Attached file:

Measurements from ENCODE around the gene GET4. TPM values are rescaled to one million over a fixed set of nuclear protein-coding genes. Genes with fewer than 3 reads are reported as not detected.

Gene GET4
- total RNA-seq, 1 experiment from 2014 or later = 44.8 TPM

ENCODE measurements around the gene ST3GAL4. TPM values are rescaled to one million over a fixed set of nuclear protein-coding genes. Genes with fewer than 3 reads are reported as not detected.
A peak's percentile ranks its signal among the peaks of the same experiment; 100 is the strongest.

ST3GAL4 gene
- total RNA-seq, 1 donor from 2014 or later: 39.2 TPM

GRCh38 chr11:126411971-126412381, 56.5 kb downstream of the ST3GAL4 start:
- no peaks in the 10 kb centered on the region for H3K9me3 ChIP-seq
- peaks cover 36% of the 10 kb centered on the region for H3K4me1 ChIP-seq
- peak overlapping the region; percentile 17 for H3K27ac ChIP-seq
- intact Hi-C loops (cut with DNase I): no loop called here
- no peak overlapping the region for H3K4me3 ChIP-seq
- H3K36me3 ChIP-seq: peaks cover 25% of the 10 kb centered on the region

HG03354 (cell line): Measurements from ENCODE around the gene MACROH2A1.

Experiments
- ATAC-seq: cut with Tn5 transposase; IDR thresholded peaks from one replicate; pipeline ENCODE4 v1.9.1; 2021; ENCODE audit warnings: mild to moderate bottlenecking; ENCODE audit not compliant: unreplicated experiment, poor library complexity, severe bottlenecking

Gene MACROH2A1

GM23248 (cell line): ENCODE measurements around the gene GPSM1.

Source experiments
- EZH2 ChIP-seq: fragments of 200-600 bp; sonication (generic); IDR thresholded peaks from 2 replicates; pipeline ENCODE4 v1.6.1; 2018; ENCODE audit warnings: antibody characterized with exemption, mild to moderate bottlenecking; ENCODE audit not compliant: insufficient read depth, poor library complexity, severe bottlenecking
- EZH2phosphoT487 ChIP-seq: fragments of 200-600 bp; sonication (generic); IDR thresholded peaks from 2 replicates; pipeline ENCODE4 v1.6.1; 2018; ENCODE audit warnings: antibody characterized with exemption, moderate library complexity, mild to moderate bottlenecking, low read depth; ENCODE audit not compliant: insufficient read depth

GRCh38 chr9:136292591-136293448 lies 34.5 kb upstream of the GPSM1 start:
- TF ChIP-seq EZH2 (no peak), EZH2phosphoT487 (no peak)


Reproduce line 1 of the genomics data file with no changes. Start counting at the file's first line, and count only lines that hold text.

Measurements from ENCODE around the gene GET4. TPM values are rescaled to one million over a fixed set of nuclear protein-coding genes. Genes with fewer than 3 reads are reported as not detected.